Many of the resources I use here at our home are what you’d consider “the Classics” together with what Mason called “living books.” I do use some modern Classical Christian homeschool materials, as well. But I apply these with a CM method.
I am a bit of a minimalist in regards to schoolwork and materials. Our school days are very book-heavy, with a lot of reading together and we do very little paperwork and very few worksheets, especially in early grades. The kids’ school “work” is mostly accomplished through conversation, in oral or drawn/written narration, which is a hallmark of the Charlotte Mason method. (I’d be happy to explain this concept further.)
And I try to give my kids ample time to work out their education and develop their own unique skills and interests in their unscheduled time. To that end, lessons are short and we don’t clutter our days with unnecessary busy-work.
For now, all of the lesson are done here at home with me (with John teaching most fine art technique and handling the bedtime reading). But now that Izzy is in 6th grade, his independent work is becoming increasingly more demanding and I may eventually have to outsource more of his lessons (like Latin, for example) with tutors, outside classes, or online classes.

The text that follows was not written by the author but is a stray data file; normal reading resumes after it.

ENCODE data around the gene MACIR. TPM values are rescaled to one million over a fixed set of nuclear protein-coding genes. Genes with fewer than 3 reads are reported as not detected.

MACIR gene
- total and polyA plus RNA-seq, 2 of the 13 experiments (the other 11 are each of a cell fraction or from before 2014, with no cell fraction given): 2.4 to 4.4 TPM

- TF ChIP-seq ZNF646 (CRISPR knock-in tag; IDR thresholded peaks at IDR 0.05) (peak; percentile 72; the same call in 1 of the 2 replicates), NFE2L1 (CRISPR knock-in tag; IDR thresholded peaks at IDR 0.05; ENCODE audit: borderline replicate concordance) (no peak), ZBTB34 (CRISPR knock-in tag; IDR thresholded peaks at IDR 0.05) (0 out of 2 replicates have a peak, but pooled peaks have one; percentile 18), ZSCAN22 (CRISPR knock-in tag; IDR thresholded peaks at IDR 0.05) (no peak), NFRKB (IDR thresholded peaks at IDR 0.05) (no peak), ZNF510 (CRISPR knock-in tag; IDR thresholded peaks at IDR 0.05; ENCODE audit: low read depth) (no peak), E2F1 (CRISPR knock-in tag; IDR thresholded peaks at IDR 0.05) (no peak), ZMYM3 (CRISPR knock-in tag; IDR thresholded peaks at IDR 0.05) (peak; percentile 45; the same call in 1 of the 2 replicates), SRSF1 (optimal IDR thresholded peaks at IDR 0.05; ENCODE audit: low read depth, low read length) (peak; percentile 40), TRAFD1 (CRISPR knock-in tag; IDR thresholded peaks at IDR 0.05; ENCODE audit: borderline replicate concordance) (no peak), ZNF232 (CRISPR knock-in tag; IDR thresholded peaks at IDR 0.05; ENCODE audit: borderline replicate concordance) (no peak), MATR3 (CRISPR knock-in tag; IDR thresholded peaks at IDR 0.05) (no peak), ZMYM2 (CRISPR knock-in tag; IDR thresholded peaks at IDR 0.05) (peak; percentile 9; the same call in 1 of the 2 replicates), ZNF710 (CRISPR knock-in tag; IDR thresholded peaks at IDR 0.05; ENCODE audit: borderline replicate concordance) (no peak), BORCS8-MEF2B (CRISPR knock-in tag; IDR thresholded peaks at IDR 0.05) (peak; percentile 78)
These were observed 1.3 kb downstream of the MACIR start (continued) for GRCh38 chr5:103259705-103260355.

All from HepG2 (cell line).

I gravitate toward using older “Classics” but I’m not afraid of new materials. And I definitely avoid dry text books and picture encyclopedia types of books, opting instead for beautiful living books that are more humane and memorable. For early grades—prek through about 4th—you can truly teach an entire school year with little more than a collection of picture books and ample time spent outdoors. (Honestly, there are entire websites dedicated to it!)
Some of my favorite homeschool materials/resources.
Many of the books I use—as well as the subject matter I choose for art, poetry, and music, for example–are recommendations found on Ambleside Online, which is an online Charlotte Mason curriculum. I also love to steal recommendations from the book lists published by Read-Aloud Revival for my kids’ independent reading.